Today is Armed Forces Day 2013 and the aim is to raise awareness of the work that the different branches of the forces do both here at home and across the world. Secondly it is our chance to say a big “thank you” for that they do on our behalf. There are numerous events up and down the country today to commemorate the hard work and dedication these men and women loyally give us as part of their roles.
There is so much underfunding and over expectation of our armed forces by all colours of governments that it’s almost an embarrassment at times when they talk about their pride in the job they do. While there have been several occasions over the last couple of decades where I have openly questioned the military decisions made by those governments in terms of attacks, wars and campaigns I have never doubted the professionalism and sacrifices of our amazing troops. And it’s been a tough decade or so with the continuing presence in Afghanistan being one of the most dangerous and deadly campaigns in living memory for many.
The main reason I like Armed Forces Day is that it’s not a sad or negative view of these men and women, it’s a positive day to celebrate them as individuals and to see the regiments and branches of the forces as people. Also it should be a day that we remember those who have left the forces and are trying to start a new life back here in the UK. Some will have retired or finished their tours and their skill sets are something we should use and embrace in our country – just last week the government talked about getting former military personnel into schools as teachers. I agree that some will be perfect for classroom but they need to be fully trained and not “fast tracked” into an alien system to the one they are used to.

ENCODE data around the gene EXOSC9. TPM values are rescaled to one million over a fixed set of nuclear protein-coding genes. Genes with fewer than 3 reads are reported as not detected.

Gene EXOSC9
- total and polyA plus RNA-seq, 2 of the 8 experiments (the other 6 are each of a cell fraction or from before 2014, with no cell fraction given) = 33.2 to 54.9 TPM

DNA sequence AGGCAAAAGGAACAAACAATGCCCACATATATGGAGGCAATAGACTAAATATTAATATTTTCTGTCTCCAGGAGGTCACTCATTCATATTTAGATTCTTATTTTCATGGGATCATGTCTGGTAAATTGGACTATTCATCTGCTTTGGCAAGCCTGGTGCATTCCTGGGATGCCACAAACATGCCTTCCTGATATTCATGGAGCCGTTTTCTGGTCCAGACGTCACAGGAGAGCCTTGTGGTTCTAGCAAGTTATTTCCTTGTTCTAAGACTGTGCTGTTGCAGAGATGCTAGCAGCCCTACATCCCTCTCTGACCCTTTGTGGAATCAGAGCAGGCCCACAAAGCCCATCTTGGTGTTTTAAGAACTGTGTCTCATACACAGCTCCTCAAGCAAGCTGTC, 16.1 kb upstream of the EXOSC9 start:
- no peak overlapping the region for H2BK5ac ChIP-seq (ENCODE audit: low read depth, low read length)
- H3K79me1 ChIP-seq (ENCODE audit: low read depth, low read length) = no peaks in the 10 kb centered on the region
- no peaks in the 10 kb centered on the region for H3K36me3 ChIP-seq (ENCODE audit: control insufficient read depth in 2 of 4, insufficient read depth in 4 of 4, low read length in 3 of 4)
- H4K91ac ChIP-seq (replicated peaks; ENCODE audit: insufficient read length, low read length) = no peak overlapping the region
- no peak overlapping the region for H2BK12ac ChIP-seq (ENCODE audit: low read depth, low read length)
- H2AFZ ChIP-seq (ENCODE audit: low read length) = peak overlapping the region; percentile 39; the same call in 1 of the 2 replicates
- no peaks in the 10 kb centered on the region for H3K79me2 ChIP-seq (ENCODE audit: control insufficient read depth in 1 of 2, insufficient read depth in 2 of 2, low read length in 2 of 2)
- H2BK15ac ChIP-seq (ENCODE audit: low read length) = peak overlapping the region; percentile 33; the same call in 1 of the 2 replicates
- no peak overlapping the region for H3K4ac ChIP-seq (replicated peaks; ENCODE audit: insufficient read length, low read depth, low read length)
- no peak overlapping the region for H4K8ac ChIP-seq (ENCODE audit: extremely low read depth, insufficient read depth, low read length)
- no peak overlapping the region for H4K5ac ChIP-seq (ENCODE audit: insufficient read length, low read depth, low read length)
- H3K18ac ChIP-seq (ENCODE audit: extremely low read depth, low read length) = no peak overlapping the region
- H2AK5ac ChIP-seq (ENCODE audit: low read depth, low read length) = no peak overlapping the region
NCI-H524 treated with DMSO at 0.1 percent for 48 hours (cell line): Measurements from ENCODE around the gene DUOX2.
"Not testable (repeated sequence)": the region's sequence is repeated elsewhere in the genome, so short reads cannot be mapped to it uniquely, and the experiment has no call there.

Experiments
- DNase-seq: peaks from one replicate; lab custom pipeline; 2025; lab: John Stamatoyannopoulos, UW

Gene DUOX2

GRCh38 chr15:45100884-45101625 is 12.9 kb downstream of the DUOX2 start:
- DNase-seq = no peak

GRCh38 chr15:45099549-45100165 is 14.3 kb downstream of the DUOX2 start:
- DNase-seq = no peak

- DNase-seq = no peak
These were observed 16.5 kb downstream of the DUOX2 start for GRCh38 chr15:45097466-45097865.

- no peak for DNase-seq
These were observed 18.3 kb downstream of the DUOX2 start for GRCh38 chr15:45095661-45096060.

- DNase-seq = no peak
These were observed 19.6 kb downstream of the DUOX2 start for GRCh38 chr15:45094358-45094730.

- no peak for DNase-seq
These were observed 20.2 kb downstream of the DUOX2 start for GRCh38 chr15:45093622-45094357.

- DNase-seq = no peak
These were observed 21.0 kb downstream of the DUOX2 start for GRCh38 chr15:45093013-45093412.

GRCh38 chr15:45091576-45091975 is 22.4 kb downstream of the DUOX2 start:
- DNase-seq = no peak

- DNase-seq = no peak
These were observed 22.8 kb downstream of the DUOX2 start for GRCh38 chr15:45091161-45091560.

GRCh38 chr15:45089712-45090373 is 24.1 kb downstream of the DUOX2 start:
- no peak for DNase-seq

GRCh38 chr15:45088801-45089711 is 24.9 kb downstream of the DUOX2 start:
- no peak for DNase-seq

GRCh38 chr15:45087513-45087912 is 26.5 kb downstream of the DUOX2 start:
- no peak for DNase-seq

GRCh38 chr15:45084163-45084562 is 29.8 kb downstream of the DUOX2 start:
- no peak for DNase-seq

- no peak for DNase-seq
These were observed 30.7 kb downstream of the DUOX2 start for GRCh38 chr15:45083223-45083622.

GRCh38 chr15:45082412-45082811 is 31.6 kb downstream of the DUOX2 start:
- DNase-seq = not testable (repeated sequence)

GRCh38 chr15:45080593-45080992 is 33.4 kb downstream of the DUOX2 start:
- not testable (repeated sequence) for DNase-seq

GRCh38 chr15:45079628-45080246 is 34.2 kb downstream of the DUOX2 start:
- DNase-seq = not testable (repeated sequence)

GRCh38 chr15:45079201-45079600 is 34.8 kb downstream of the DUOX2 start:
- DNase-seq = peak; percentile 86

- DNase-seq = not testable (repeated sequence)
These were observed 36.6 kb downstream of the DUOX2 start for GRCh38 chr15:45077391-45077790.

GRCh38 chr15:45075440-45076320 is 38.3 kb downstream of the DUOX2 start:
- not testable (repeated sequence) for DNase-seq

The group that the spotlight should be shone upon are those who have come back because of physical or mental damage. The thing that is rarely talked about by politicians or the general public is how we help, support and rehabilitate these people in a well-funded and resourced way. There are some great centres across the UK that help in this area like Catterick, Colchester, Tidmouth and Plymouth – all supported by the fantastic Help for Heroes campaign that allow these men and women to start rebuilding their lives. The stories of physical injuries that have been overcome are truly inspiring but there are always those that need further help and often the area of mental health is overlooked by many as a core issue for these soldiers returning to the UK.
What they have seen and experienced, the impressions left on their memories have not changed from when we first picked up a weapon against another. We see in the interviews with war veterans of previous conflicts the damage that can be done to so many by not receiving the right therapy, medication or support. This is an area – as with any type of mental illness – that is not a visible problem but one that hundreds suffer from in the forces. Post traumatic stress, depression and anxiety are some of the main issues that former troops have to deal with and we must support them. If we ask them to defend and protect this country on our behalf, we must in turn ensure they are offered the same on their return.
We need to ensure that although they are underpaid and underfunded on the battlefield our responsibility for them does not stop once they leave the forces – we have an obligation to ensure that they are held in high regard and respected as valuable citizens.
Happy Armed Forces Day. To support those returning from duty go to http://www.helpforheroes.org.uk/index.html and see if you can help.